European Parliament committee demands to abolish ancillary copyright  24/02/2017 by Till Kreutzer

Today the draft opinion of the Internal Market and Consumer Protection Committee (IMCO) was published. Here, rapporteur Catherine Stihler (S&D Group) claims a number of sensible and important amendments to the disappointing Commission’s draft DSM directive. Most notably she demands to ditch the ancillary copyright for press publishers (ac) once and for all.

MEP Stihler comes to the same conclusion as European’s top copyright experts in their open letter that we reported about yesterday. Her message is crystal clear: There is neither need nor justification for an ac. The main reasons are (emphasis added):

“1) The introduction of a press publishers right is unnecessary as publishers are already protected by copyright law - based on transfers or licenses of the author’s rights from the respective authors (journalists). It is true that publishers may face challenges when enforcing licensed copyrights. This issue should be addressed by an enforcement regulation. Changes made to the Enforcement Directive 2004/48/EC will provide the necessary and appropriate means to solve this matter 2) Publishers have the full right to opt-out of the engines' ecosystem any time using simple technical means 3) Potentially more effective ways of promoting high-quality journalism and publishing can be achieved via tax incentives instead of adding an additional layer of copyright legislation.

The relevance of the committees’ opinions

IMCO’s draft opinion is of significant importance. Before the European Parliament (EP) can adopt the DSM directive certain committees have to be consulted. Their opinions have to be “taken into account” in the major report of the lead Committee, which in copyright matters is the Legal Affairs (JURI) Committee. Apart from IMCO the CULT committee is associated, whose (disappointing) draft opinion was recently published. Not yet decided is, whether or how the Committee on Civil Liberties, Justice and Home Affairs (LIBE) will be involved as well. This would be highly preferable given the civil rights impact of the DSM directive e.g. regarding art. 13 (content filtering).

IMCO in line with the Parliament’s general opinion

It is reassuring to see that the Parliament has not forgotten its broad opposition against the ac that was initially expressed in the Reda report. The French CULT committee’s opinion gave cause for concerns in this regard. Now it is key that the JURI committee also remembers what the Parliament already agreed upon across political groups in the Reda report back in 2015. Also important is that countries like France, Germany, Spain and Italy give in to the general opinion and stop to push the ac in the EU Council discussions. After the European approach to an ac is rejected one must also not forget to order Germany and Spain to remove their harmful national laws.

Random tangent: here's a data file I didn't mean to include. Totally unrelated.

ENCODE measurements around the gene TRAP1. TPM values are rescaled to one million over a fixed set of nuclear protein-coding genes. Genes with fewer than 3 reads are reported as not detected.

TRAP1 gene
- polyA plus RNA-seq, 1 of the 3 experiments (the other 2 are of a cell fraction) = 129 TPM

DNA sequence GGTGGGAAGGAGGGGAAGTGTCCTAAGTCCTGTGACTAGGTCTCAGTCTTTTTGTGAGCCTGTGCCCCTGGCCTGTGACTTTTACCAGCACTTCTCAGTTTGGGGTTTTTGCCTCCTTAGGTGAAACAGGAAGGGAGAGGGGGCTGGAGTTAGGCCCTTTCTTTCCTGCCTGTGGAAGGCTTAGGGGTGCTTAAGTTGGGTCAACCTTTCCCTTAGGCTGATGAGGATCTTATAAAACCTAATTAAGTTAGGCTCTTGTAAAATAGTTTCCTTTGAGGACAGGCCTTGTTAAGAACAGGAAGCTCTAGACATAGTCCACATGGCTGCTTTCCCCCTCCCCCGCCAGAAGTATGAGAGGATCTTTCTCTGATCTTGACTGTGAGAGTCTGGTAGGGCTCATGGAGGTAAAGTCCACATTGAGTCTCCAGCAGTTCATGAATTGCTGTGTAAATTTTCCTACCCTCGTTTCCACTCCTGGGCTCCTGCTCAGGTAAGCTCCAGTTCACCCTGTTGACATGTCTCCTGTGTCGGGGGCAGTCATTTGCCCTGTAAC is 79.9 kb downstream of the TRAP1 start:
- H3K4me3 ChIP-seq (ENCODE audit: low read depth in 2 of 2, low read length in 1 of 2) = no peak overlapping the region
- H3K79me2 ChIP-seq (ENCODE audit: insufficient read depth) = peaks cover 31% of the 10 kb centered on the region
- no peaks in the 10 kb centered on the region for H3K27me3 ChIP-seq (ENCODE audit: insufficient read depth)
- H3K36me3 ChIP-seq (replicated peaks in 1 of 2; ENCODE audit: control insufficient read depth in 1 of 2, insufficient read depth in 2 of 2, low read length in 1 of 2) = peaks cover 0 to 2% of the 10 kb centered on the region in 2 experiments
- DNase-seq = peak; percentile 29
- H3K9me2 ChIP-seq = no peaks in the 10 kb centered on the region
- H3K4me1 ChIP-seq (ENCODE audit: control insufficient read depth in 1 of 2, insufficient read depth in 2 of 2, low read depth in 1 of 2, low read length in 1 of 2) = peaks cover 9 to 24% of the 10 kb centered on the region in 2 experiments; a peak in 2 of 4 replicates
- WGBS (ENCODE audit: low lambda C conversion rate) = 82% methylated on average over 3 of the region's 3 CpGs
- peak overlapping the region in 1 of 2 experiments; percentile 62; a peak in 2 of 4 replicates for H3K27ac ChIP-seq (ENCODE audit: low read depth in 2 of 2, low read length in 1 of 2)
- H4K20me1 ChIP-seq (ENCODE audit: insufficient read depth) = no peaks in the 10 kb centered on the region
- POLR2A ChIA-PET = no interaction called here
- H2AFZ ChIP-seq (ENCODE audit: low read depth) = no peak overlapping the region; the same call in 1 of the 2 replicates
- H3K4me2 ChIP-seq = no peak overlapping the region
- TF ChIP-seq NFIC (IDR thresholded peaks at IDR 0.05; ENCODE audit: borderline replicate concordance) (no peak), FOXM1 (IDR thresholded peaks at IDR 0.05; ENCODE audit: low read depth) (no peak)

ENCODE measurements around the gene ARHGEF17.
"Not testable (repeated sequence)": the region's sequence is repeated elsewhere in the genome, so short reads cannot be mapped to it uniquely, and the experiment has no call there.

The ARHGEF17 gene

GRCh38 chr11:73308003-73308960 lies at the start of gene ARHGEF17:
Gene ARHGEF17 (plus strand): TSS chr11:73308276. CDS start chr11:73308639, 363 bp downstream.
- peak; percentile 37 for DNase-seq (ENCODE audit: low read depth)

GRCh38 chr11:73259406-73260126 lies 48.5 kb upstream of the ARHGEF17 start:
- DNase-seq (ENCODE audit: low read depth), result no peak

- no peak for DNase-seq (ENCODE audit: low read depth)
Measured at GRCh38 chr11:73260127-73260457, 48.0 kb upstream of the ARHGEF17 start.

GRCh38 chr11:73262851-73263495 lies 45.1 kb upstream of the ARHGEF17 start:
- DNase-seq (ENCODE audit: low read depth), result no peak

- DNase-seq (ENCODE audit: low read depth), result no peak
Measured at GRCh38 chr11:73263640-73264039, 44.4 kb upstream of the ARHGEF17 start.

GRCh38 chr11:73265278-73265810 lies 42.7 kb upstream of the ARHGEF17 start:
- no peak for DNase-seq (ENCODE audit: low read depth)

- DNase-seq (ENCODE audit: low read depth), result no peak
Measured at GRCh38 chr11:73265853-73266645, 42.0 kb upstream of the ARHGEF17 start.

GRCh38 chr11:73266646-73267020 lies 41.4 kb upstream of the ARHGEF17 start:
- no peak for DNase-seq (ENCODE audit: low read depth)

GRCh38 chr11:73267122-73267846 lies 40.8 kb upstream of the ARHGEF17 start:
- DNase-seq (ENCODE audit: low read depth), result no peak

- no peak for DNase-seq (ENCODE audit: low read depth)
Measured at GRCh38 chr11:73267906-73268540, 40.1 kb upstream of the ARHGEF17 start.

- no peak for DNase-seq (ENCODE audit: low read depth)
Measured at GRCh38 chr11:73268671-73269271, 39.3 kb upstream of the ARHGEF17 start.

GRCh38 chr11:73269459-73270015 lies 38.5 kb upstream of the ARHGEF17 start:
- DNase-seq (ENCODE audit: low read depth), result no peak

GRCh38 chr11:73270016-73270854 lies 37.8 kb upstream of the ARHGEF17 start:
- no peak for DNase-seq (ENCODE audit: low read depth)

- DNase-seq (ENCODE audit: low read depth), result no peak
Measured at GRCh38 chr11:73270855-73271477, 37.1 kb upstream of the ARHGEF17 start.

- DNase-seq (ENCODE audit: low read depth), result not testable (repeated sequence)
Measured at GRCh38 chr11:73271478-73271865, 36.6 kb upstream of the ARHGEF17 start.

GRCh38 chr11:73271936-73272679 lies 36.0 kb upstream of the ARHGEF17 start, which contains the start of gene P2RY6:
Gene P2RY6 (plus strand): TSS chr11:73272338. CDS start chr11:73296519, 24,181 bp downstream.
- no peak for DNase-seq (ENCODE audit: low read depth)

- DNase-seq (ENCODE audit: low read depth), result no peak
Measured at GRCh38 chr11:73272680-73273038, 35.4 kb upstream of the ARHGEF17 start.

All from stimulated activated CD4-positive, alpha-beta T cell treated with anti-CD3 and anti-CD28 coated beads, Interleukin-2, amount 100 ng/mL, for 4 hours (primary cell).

More silver linings

All in all the Stihler report shows that it is indeed possible to deal with copyright on the European level in a balanced way that equally respects the author's, rightsholder's and citizen’s interests. Her handling of the ac is only one example for the well-balanced perspective. Like the academia’s open letter, she shares our finding that possible issues of publishers with rights enforcement should and can easily be addressed in minor changes of the enforcement directive. Such an approach fulfills whatever copyright related improvement press publishers can possibly claim while preventing impingements on the interests of users and authors.

Even better: There are many more silver linings in the draft opinion. The rapporteur proposes a mandatory limitation for the use of protected works in user-generated content. Her amendments would significantly mitigate the risks arising from the highly problematic Art. 13 on mandatory content filtering. She claims far more ambitious new limitations for teaching and cultural purposes, preservation and Text and Data Mining.
A copyright system basing on Stihler’s report would not be perfect but it would be far better than the one that we have today.
Creative CommonsThis work is distributed under the Creative Commons BY 4.0 Licence.
This licence is not valid for external content which is referenced.